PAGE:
Back when tennis was the next great sport (we are talking the 70’s here… tennis was soccer before soccer), Puma athletic clothes were considered hip.

And not rapper hip, mainstream hip.

The problem with my college professor wearing this dapper outfit (he thought) was the year; it was in the late 90’s.

He looked like Jimmy Connors in his prime (actually, he didn’t look like Connors in his physical prime… just the outfit).

He wanted me to be appropriately dressed, but his best advice was given wearing a 20 year old sweat suit?

How was this a good idea? Why do people think rules are for everyone else?

I often think about that meeting when I hear or read about school dress codes.

If we want others (students) to present themselves in a certain way, shouldn’t we (teachers and administrators) lead by example?

Haven’t student dress codes become an issue just in the last 30 years? Isn’t that about the same time that teachers and administrators began to think that golf shirts, khakis, shorts, and tennis shoes are okay to wear to school?

And please, don’t get me started on wearing jeans on Friday. How did Fridays become less important than a Tuesday or a Thursday? Isn’t it still 20% of the educational week?

Unless, of course it is a shortened week but that is also another blog.

I could go on and on, but I have to go iron my dress clothes. Maybe I should rethink my thoughts on this topic.


– Principals Page (

December 12, 2008 Posted by | Dress Code, Education, Education Issues, Public Schools, Social Media, Teachers | , , , , | 1 Comment

Welcome to the UM educators blog!!!

This blog has been created to provide students/faculty/community members with an outlet to discuss current issues relating to Education. Please feel free to email and request to write an article. This site was created to stimulate discussion, so please comment on articles, write articles, and email us with your opinions! 


Thank You and enjoy the site!!

December 10, 2008 Posted by | Uncategorized | , | Leave a comment

Hillsborough County Schools’ Blog Problem is About Communication

Depending on who you read, blogs are either the saviors of communication for schools or big, fat electronic headaches. The reality is that they’re both, and we’re about to see why.

Hillsborough County Public Schools is a case I like to track – partly because the issues they face are common to most all school districts big and small, partly because the HCPS board and administration gives us a non-stop carnival sideshow.

And that carnival sells a lot of tickets. There’s a host of HCPS-related blogs that track the goings-on of the imperfect Tampa system. The St. Pete Times has The Gradebook; HCPS board member April Griffin has Sound Off and Be Heard; HCPS employees unofficially have The Wall; private citizen blogs include Es-Kay, Special Ed Motel, Casting Room Couch and PRO on HCPS.

Lots of daily discussion on those blogs – and that’s a new thing for school districts like HCPS. Most districts are famous among parents/taxpayers as a political black boxes. For better or worse, blogs shine a little light inside.

The Gradebook reminds us today that not every district is thrilled about new media. From “Comments vs. Content”:

“When talking to school board members from across Florida the other day, I heard many gripes that blogs, including ours, weaken our content by allowing untrue things written as reader comments to remain published as if they were true. They also didn’t like the hateful things that many readers say.” 

Indeed they don’t – in fact, they don’t like criticism much at all, legitimate or otherwise. Remember when HCPS begged for positive feedback because they were fed up with hearing things they didn’t like?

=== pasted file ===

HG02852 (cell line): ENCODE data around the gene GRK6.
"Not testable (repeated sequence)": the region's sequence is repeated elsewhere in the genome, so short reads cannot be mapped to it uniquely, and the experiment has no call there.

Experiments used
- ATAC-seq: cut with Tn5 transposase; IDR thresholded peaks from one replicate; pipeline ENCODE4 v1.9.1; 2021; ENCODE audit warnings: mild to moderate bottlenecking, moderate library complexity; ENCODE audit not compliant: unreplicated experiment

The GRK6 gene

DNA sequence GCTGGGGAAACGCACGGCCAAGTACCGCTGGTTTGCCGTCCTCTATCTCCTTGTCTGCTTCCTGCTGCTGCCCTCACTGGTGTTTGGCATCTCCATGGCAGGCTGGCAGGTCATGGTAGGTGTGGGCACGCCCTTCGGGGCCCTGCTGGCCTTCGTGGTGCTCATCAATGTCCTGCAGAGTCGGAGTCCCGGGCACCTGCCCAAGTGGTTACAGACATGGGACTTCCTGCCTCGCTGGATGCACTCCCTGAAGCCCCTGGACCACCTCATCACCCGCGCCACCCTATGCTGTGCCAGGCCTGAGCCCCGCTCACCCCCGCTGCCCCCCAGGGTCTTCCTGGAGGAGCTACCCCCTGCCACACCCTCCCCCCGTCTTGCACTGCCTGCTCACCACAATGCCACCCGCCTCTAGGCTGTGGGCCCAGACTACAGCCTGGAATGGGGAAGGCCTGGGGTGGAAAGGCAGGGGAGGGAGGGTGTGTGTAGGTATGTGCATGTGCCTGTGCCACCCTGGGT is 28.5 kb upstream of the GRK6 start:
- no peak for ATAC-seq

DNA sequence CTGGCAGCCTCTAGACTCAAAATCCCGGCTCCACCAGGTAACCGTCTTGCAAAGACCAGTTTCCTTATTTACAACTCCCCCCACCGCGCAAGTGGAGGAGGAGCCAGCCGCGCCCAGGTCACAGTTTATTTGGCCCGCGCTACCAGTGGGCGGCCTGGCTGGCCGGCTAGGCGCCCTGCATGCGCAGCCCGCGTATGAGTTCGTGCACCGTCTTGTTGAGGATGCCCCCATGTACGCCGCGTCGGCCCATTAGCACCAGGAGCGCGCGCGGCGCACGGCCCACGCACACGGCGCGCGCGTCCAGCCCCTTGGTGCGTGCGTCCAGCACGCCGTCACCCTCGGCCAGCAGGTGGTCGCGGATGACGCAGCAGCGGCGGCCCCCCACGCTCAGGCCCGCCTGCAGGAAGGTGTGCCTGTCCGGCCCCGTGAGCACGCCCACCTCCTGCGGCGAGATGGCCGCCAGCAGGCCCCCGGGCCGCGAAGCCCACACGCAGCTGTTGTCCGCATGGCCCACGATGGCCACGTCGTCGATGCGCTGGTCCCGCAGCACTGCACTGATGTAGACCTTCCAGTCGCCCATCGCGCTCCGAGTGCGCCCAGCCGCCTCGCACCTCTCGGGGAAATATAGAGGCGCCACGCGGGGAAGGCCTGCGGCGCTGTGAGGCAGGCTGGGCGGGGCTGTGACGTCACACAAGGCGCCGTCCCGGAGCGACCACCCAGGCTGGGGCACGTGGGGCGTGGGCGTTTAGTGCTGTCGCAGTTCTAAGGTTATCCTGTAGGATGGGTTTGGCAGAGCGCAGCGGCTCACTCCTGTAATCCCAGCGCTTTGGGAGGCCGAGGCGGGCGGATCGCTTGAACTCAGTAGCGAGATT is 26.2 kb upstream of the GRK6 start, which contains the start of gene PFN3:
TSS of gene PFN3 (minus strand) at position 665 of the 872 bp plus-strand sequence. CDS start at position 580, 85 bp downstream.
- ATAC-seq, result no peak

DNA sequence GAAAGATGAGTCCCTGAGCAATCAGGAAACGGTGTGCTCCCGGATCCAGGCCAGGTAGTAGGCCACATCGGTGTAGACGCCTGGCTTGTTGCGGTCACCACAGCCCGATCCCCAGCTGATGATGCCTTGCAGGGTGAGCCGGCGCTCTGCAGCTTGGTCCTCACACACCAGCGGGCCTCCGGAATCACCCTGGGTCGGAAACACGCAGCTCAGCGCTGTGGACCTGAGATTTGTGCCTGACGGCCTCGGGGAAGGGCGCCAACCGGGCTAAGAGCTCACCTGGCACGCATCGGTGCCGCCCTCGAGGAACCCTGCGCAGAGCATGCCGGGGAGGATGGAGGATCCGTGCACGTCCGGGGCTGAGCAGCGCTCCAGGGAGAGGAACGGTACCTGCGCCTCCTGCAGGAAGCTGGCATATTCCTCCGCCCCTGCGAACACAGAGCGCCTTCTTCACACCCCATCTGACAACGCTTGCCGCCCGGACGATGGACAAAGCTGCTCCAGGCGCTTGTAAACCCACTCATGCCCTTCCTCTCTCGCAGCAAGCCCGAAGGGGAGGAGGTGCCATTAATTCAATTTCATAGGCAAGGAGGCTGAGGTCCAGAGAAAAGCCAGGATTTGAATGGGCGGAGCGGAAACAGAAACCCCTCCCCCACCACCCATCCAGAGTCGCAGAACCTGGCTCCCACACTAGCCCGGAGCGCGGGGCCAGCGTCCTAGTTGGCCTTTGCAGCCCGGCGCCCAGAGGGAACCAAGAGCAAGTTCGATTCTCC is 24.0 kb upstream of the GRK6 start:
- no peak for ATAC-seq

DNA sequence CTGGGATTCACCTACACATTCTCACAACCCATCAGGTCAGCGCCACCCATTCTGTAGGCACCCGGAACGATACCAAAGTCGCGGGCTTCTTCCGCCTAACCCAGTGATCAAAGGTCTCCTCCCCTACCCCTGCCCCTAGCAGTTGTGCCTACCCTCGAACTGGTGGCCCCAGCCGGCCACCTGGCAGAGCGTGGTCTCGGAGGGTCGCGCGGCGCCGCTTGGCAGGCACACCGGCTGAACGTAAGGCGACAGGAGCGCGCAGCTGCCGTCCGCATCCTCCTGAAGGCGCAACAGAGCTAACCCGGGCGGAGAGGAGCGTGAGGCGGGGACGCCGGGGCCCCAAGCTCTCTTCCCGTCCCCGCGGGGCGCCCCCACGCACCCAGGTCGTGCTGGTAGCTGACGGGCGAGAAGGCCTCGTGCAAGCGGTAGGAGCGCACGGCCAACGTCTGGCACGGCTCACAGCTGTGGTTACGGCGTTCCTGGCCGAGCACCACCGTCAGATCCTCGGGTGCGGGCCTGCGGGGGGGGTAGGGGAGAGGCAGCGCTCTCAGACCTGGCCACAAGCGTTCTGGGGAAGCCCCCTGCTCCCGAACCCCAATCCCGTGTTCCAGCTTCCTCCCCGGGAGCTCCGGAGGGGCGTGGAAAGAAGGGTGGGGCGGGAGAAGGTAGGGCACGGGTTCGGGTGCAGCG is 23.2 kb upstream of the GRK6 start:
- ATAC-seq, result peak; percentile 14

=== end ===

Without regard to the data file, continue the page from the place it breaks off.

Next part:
There’s no question that blog comments – like any discussion, live or electronic – include misinformation. That’s the reality of communication, and if HCPS isn’t comfortable with that, they need to get there quickly.

But it’s important to point out that negativity or inaccuracy in a discussion is most often a consequence of a poor, ineffective communication strategy. The more information you give the public – the more transparent, open and honest schools make the debate – the more accurate the dialogue.

HCPS board member Jennifer Faliero wrote an e-mail to The Gradebook with a handful of suggestions for improving blog relations:

“Two suggestions; the St. Pete Times establish policies governing the use of unregistered bloggers and force people to register and implement an approval process for live comments to be reviewed before going live. This can be done at home by a staffer for round-the-clock monitoring.” 

“Forc[ing] people to register” isn’t quite a warm invitation to debate – and her inability to see that such iron-fisted language is a turn-off gives a clue to why HCPS is in this mess to begin with. But Faliero’s out of her mind if she thinks that registration always commands one’s real personal information. The Times would have to institute an outrageously-invasive verification process to satisfy her request. And if one tries to post a comment that needs to be reviewed [i.e., a threat of violence] all the trackable information is there. Poor suggestion, Ms. Faliero.

But the interesting part is how Ms. Faliero thinks that the Times should make a staffer work, as she said, “round-the-clock” to fact-check, approve, monitor, and otherwise police blog comments. If anyone wonders why public schools aren’t models of efficient, cost-effective solutions to simple problems, there’s an example.

Ms. Faliero continues her logical mish-mash:

“The second involves you and taking a more active role in removing content you otherwise would not print.” 

To my knowledge, the Times does a fair job of removing the truly incendiary. If I’m wrong – and I might be – they should step up their efforts.

Even so, Faliero is confused. The Times isn’t “print[ing]” comments and they aren’t endorsing comments. The Gradebook, along with others on that list of excellent Tampa-area school blogs, lets the public weigh in on issues. They’re opening lines of communication that have been shut down for years.

In short, they’re facilitating public discourse and some HCPS officials can’t handle it. Welcome to free-market, First Amendment reality in the 21st century, Ms. Faliero.

A [growing] segment of the Hillsborough public doesn’t trust the district. That takes time to erase. But in the meantime, trust can be built by using these channels of communication rather than complaining about them.

If HCPS is concerned, they should read blog comments to identify the public’s interests and then address those concerns while correcting any misinformation. They could, as Ms. Griffin does, participate actively in the dialogue. They could invite blog authors to speak at public school board meetings.